Philip Stein’s son knew that he wanted to make aliyah from the time he was 4 years old, Mr. Stein said, although it took a few years until he told the rest of the family. He had been deeply affected by his first family trip to Israel.
His son, one of three, lived with his family in Teaneck; he went to MTA for high school, where he was responsible for convincing the school’s administration to offer a Hebrew-language immersion course to seniors. “The rabbi said that you need to find 10 boys before we can give the class,” Mr. Stein reported. “He only found nine, but the rabbi still made the class ““ and it’s still offered today.”
Mr. Stein’s son, who is now 24 years old, made aliyah right after high school. He went to an American yeshiva for the first year, and then transferred to an Israeli hesder yeshiva, which offers young Orthodox men the chance to continue to learn as they join the IDF. He completed his IDF service, worked for the American yeshiva for two years, got married, had a baby, got a “corporate job,” and was in the middle of buying a car and replacing his newly dead computer when he got called up. He is in the reserves.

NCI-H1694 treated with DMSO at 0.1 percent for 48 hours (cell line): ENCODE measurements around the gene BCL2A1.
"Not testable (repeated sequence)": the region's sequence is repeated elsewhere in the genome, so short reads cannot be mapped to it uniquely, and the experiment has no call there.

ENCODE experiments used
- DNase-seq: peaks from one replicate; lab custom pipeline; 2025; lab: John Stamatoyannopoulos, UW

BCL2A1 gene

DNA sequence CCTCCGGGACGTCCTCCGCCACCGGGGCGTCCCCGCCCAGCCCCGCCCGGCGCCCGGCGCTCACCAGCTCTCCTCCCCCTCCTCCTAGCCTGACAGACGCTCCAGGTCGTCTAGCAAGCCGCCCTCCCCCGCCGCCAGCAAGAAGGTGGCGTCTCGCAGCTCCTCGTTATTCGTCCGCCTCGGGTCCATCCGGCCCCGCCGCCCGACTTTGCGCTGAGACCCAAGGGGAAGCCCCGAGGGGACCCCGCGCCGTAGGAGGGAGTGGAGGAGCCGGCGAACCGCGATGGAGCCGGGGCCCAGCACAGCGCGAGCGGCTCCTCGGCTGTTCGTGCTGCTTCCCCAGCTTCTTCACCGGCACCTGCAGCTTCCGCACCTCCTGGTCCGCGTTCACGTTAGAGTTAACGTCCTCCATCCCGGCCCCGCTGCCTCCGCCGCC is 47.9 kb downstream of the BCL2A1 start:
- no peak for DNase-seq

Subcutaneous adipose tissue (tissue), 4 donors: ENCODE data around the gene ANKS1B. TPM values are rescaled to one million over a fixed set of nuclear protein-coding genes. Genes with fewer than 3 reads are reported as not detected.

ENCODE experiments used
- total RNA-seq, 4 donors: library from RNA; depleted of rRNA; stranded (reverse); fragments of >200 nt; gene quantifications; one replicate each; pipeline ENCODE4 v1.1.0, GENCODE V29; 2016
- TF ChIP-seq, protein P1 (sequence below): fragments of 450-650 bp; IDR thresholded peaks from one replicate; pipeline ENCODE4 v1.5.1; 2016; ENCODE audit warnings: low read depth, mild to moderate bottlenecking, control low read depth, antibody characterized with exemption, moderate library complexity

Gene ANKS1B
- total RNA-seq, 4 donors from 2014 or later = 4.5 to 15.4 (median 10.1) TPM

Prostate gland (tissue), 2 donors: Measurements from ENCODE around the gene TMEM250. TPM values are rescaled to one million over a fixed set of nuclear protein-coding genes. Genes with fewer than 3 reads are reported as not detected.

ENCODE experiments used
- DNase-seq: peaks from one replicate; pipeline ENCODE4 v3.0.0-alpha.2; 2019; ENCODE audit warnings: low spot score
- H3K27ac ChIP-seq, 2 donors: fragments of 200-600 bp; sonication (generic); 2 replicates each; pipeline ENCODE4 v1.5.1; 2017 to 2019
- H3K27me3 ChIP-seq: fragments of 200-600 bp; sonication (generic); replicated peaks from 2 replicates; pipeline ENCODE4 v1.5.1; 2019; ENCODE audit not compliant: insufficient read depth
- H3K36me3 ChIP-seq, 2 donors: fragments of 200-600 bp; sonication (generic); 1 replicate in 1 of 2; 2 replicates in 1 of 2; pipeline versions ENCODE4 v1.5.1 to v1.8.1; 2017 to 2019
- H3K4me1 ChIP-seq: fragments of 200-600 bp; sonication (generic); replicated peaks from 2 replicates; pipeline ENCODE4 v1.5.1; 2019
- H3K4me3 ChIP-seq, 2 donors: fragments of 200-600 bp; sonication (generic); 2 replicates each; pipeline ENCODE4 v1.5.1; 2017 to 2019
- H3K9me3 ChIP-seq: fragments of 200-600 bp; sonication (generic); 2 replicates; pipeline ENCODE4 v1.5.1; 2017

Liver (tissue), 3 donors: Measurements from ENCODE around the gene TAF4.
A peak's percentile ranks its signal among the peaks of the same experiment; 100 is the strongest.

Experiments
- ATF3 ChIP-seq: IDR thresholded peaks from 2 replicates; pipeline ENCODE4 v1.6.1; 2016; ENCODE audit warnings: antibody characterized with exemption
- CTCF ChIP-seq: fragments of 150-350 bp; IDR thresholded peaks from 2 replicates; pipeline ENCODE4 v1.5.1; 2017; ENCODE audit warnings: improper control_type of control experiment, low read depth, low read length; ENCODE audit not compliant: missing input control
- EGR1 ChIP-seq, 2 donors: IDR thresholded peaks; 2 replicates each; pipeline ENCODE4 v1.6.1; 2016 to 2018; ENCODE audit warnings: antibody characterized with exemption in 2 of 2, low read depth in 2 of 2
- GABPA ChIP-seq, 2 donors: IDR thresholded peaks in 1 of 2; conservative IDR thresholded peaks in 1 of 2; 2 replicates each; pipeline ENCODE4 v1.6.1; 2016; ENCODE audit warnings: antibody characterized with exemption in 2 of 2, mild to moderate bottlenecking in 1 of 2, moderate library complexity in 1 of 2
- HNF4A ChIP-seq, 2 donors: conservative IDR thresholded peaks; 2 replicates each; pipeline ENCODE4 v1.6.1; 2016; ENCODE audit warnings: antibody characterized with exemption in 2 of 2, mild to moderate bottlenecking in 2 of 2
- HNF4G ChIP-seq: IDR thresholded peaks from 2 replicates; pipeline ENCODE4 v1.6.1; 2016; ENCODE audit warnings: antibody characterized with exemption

“He is coping with the pressure,” his father said. “He’s an Israeli.”
He’s also a good kid, he added. “He got called up on Friday, and before he left he called his grandparents to wish them a good Shabbes.” He knew they would worry, and he wanted to allay their fears as much as he could.
He has been able to talk to his parents, and he told them that the soldiers had been “able to muster a minyan for Shacharis” ““ morning prayers – “every day.” That shows the kind of people they are, his father said. “It’s such a nice thing,” he said with pride.